PHILADELPHIA - All it will take, of course, is a lengthy winning streak, say eight or nine games of double-digit scoring and pitching excellence, to silence the grumbling.
But for the moment, the Braves will take a win tonight and cross their fingers the remainder of their 10-game trip doesn't compare with Friday night's 8-3 loss to the Philadelphia Phillies, a game that should have been played to a Looney Tunes soundtrack.
Instead of celebrating a 2-1 win at Veterans Stadium, the Braves were left moaning an artificial turf infield that nearly decapitated shortstop Rafael Furcal and left them a game below .500 yet again.
"Sometimes it's not meant to be; it's not in the cards," said third baseman Chipper Jones, who had three of the Braves' eight hits. "The ground ball to Furcal was the killer. That's a tailor-made double play, and it takes a bad hop and hits him in the neck. A couple of bad breaks here and there cost us a run and ultimately a lot of runs."
Bad enough the Phillies tied the game 2-2 in the sixth against starter Kevin Millwood when pinch-hitter Rob Ducey's blooper eluded Jones and fell into shallow left field. Imagine the Braves' frustration in the seventh when Mike Lieberthal's inning-ending double play roller skidded across the turf, hit a patch of dirt and caromed like a racquetball shot into Furcal's upper chest. Instead of the inning being over, the Phillies led 3-2, and the game spiraled out of the Braves' control.
"Tough play," Furcal said. "After the carpet, it hit the dirt and jumped. I can't do anything. It's too quick."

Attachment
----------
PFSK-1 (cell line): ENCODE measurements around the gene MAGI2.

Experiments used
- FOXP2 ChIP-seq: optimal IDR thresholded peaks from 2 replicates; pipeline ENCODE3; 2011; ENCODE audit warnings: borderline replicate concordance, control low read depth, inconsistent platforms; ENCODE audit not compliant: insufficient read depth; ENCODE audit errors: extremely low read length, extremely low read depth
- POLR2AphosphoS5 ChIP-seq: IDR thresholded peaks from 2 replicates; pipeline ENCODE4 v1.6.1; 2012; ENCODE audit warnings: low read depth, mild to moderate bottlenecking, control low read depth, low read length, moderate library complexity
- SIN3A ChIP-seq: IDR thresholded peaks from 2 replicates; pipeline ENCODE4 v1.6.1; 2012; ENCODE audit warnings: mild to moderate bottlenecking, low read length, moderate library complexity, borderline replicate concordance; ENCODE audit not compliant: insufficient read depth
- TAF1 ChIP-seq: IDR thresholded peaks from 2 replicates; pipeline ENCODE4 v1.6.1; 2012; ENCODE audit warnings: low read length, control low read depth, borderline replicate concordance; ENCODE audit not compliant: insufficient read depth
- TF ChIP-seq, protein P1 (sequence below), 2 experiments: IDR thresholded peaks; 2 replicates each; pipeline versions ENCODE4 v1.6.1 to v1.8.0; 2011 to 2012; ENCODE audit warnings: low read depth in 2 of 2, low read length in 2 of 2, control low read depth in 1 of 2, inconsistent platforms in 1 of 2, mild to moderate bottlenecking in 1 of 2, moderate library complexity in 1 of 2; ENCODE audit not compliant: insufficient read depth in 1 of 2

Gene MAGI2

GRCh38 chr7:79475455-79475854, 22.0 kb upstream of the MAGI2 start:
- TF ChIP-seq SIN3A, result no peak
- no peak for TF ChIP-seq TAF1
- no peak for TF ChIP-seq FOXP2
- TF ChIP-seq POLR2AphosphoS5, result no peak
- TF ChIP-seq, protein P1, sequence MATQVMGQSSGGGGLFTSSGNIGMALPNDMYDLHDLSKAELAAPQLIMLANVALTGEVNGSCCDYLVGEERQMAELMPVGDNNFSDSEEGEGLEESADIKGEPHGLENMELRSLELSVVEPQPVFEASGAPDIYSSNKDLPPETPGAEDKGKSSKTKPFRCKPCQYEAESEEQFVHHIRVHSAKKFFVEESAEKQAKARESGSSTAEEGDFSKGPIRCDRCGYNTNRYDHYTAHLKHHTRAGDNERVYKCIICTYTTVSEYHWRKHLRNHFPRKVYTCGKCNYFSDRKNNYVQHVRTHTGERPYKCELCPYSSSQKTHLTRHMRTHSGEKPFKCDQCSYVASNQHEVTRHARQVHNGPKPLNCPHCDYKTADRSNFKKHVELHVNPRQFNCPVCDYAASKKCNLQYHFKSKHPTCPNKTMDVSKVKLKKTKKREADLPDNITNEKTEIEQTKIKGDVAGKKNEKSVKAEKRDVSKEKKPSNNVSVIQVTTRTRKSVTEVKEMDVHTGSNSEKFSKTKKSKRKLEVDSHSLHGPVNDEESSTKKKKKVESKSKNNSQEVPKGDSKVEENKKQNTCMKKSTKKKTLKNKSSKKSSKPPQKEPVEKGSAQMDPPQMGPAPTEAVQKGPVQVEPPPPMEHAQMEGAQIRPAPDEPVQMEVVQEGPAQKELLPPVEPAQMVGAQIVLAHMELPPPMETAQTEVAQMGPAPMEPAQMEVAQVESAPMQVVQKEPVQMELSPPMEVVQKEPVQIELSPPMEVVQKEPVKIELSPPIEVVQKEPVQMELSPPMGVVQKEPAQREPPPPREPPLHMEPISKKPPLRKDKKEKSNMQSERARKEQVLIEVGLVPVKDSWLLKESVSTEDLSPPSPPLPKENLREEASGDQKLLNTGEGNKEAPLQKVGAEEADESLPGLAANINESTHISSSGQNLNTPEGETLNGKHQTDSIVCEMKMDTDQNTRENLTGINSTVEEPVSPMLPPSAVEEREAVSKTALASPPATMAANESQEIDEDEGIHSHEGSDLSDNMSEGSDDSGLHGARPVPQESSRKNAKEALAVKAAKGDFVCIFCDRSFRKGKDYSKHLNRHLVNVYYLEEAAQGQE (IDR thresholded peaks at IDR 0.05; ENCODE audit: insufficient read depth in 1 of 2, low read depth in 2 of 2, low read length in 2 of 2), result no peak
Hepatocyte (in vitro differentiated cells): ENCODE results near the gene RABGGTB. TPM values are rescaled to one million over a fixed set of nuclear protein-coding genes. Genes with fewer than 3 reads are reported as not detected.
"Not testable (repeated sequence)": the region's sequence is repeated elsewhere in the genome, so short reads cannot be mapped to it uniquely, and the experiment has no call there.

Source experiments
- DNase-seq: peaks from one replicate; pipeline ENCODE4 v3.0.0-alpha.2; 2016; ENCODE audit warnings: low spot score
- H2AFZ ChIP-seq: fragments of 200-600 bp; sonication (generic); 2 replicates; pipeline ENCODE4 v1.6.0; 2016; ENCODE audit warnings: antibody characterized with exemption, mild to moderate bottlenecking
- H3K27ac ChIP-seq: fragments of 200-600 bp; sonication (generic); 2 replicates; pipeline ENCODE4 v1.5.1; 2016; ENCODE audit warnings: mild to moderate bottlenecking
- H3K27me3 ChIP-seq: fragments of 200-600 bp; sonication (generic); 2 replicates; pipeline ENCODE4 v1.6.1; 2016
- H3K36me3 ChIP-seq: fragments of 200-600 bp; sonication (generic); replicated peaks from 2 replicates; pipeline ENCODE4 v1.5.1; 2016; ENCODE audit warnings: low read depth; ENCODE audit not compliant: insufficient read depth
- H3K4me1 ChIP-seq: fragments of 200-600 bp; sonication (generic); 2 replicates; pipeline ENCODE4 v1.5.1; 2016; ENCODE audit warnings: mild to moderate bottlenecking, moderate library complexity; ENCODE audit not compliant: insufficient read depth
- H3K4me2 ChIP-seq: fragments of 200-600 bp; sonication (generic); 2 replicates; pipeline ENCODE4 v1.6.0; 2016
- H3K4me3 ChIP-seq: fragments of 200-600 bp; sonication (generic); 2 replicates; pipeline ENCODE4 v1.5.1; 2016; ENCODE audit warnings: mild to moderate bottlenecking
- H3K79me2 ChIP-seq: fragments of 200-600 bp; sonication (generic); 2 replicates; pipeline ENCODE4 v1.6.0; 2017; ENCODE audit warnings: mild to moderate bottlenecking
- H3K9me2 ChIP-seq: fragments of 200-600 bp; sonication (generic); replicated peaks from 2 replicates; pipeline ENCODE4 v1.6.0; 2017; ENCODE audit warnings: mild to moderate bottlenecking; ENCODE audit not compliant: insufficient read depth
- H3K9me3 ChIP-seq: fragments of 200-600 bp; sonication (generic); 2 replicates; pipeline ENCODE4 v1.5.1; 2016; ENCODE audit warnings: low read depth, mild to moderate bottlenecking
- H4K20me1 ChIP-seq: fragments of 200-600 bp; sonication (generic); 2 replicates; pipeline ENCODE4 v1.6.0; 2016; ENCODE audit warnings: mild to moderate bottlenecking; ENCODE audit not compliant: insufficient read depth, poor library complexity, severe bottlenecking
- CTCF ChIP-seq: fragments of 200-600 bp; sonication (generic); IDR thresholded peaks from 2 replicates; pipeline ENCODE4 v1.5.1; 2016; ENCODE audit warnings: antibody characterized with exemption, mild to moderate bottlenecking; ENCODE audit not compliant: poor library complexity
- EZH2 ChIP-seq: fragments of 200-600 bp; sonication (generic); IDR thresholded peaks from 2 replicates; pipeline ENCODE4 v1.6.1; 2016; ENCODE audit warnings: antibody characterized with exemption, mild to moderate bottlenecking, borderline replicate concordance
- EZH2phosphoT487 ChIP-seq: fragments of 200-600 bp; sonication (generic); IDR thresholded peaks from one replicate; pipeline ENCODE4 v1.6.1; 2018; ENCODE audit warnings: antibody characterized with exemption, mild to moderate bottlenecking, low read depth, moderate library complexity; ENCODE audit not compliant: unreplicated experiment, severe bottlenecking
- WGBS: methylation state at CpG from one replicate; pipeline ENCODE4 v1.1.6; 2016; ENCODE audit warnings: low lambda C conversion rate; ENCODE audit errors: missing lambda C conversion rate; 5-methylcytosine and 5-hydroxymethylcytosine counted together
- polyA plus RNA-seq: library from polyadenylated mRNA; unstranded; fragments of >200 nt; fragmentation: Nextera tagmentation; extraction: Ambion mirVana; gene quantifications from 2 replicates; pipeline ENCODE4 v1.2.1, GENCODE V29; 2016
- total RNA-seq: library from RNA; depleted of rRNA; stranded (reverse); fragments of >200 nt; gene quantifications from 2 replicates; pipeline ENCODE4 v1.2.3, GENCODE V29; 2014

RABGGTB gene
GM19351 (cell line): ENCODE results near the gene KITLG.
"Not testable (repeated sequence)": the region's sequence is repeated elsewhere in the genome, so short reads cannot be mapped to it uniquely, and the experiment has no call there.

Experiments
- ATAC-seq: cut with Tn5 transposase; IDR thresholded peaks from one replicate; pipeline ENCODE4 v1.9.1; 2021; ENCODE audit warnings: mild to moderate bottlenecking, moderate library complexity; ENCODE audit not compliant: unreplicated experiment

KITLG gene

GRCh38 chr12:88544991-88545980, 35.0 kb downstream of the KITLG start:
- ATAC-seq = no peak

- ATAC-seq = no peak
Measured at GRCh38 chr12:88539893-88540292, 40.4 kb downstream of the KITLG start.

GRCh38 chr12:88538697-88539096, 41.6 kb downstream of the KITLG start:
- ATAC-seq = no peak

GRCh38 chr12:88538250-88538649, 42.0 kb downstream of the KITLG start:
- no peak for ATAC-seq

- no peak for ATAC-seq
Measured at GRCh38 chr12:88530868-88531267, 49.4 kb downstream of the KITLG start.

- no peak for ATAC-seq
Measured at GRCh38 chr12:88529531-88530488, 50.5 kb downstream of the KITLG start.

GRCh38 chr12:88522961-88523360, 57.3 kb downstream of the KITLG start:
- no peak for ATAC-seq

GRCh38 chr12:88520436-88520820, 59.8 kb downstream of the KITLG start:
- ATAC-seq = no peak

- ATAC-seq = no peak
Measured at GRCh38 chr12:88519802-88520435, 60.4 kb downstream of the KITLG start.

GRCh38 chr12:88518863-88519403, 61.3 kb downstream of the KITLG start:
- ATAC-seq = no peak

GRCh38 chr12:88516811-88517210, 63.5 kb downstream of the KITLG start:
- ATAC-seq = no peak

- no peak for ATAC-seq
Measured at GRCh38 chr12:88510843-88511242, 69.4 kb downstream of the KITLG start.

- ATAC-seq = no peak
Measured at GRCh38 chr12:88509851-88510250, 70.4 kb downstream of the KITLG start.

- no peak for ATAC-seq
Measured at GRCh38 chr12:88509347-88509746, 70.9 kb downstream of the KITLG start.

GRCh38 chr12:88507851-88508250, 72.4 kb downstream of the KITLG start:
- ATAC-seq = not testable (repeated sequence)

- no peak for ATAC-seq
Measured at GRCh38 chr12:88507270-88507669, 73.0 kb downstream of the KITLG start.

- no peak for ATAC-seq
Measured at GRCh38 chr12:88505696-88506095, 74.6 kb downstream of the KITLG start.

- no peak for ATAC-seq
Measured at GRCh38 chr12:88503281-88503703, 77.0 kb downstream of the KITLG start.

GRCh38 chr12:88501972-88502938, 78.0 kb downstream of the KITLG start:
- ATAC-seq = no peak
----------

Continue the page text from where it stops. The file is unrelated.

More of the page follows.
The next batter, Travis Lee, worked Odalis Perez for a walk, then three batters later pinch-hitter Kevin Jordan delivered a grand slam against Marc Valdes, the second grand slam he's allowed in two weeks.
"I can't do anything about it," said Perez, who worked seven shutout innings against the Phillies on Sunday. "I don't feel bad. They were lucky. We had two double plays, and we didn't complete either of them. That's the game. It happens."
A lineup that has not produced more than four runs in the past 12 games left runners strewn on the bases like parade confetti. The Braves were a collective 2-for-9 with runners in scoring position and are batting .221.
Andruw Jones hit his fourth home run off Phils starter Omar Daal to put the Braves on the board in the first, but that was the sum of the offense until the sixth. Daal's soft-serve deliveries kept the hitters off balance. He struck out five in six innings and didn't allow the Braves to advance a runner past second base until the Jones boys went to work in the sixth.
Andruw Jones walked and Chipper Jones followed with a double against the base of the left-field wall to make it 2-0. A chance for more runs evaporated quickly. Javy Lopez singled, but Wes Helms went down swinging, and B.J. Surhoff was called out on strikes, stranding runners on the corners.
"A change of scenery hasn't changed our at-bats with runners in scoring position," Chipper Jones said. "There has to come a point where we start putting crooked numbers up on the board, instead of solo numbers. If it doesn't happen soon, we may dig ourselves a hole we can't dig out of."
Millwood, who has pitched well enough to win three of his four starts, worked out of a bases-loaded jam in the third, but his shutout dreams ended in the sixth. Bobby Abreu doubled to right, Lee followed with a single, and Pat Burrell's single to right made it 2-1. Chipper Jones then overran Ducey's soft fly, and the game was tied at 2.
"Four games, one bad inning," said Millwood, who remained winless, but lowered his earned run average to 4.13. "It's not coming together for me right now."
Reach Bill Zack at firstname.lastname@example.org.